In some of this early Christian writers found heresy, and Bardaisan was denounced for centuries. There are vestiges of the Valentinian creation myth in the Dialogue . And perhaps, while giving planetary influences only a limited role, Bardaisan pays too much attention to them. But he says that if people could not do evil, then they could not incur guilt, and the good they did would be no credit to them.
In the fourth century, the first major church historian, Eusebius of Caesarea, spoke of Bardaisan admiringly as "a most able man and a highly skilled disputant in the Syriac language," and praised him for composing dialogues against the Marcionites. But he reported that the Edessan had earlier belonged to the Gnostic school of Valentinus, and although he had later condemned it, "the taint of the old heresy stuck to him to the end." The taint indeed stuck, and later church fathers in the Mediterranean world routinely accused Bardaisan of being a Valentinian, although they were very vague about just what views he held. A recent translator of the Dialogue , the Dutch scholar H.J. W. Drijvers, suggests that Valentinianism had become a convenient tag to pin on anyone accused of any heresy, as Manicheism would become in a later age.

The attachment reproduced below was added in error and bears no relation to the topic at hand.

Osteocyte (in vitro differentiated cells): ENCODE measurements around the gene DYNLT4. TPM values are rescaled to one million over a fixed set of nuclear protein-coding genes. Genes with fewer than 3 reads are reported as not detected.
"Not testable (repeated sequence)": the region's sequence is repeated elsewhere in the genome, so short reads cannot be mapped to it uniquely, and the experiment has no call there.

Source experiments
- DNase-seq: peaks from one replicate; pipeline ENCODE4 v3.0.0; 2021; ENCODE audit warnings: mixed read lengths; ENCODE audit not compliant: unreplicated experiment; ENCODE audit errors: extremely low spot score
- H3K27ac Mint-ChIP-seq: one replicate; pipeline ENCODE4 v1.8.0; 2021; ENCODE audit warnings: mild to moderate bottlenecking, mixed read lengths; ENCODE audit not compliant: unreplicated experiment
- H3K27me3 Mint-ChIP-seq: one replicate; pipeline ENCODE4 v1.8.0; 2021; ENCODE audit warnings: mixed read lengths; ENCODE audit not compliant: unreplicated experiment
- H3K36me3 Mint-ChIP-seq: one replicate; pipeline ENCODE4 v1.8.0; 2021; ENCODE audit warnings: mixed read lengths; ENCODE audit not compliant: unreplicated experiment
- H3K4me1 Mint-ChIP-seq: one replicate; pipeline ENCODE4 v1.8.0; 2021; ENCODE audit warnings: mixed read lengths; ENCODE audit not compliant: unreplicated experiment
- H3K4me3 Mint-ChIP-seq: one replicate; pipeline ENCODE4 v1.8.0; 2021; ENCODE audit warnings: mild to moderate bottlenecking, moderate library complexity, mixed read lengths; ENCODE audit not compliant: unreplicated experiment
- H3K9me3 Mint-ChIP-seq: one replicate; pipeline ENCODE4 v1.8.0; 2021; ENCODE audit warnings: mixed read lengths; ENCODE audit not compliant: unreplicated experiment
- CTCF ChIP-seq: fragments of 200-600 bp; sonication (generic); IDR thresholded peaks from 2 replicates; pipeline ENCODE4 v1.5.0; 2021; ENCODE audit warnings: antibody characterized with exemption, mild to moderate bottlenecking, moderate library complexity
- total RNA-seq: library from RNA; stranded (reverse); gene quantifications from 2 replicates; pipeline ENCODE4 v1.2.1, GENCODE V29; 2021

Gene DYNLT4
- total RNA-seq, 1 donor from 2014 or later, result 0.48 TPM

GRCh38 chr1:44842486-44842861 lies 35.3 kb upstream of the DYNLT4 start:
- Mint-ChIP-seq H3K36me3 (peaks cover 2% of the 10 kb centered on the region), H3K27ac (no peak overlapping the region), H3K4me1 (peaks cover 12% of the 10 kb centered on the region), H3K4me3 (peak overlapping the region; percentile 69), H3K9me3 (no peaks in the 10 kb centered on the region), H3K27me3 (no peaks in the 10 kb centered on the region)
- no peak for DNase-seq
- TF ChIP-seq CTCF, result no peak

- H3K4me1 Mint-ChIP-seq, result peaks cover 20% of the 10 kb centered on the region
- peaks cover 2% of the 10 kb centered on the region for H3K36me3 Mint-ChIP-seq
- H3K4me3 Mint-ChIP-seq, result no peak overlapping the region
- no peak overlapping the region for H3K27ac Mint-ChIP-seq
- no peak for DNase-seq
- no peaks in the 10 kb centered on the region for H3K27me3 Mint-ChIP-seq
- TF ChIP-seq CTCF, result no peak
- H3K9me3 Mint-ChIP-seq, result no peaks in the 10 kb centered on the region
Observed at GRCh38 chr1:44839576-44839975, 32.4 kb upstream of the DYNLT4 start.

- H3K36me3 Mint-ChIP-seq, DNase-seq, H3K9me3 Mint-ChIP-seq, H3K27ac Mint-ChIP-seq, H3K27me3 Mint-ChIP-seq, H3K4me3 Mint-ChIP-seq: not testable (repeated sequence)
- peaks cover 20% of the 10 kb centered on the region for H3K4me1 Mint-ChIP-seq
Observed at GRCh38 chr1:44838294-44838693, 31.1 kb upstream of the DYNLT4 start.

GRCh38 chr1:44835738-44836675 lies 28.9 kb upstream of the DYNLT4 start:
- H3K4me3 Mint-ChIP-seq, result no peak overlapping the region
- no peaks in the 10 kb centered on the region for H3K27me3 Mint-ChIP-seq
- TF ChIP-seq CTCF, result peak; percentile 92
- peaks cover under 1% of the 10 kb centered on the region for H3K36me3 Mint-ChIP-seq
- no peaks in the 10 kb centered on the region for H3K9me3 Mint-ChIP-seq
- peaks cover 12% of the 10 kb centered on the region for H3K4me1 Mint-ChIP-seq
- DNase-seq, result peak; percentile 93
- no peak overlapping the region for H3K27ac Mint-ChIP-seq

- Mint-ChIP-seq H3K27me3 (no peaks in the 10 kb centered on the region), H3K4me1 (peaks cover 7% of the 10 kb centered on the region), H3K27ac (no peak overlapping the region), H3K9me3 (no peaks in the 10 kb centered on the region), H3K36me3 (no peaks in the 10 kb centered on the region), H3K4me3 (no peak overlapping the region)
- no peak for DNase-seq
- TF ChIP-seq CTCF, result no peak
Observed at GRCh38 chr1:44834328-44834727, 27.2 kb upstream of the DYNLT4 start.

Late in the fourth century, the Syriac-speaking poet-theologian Ephraim seemed to think that Bardaisan's major error was to consider Darkness one of the elements in cosmic being, along with wind, water, fire, and air:
As for the Entities that Bardaisan brought in He is to be accused because he taught That one is heavier than its fellow The one is lighter than its fellow He put the evil ones as the lower He put the good ones as the upper and Fire and Water as heavy He put Light and Wind as fine.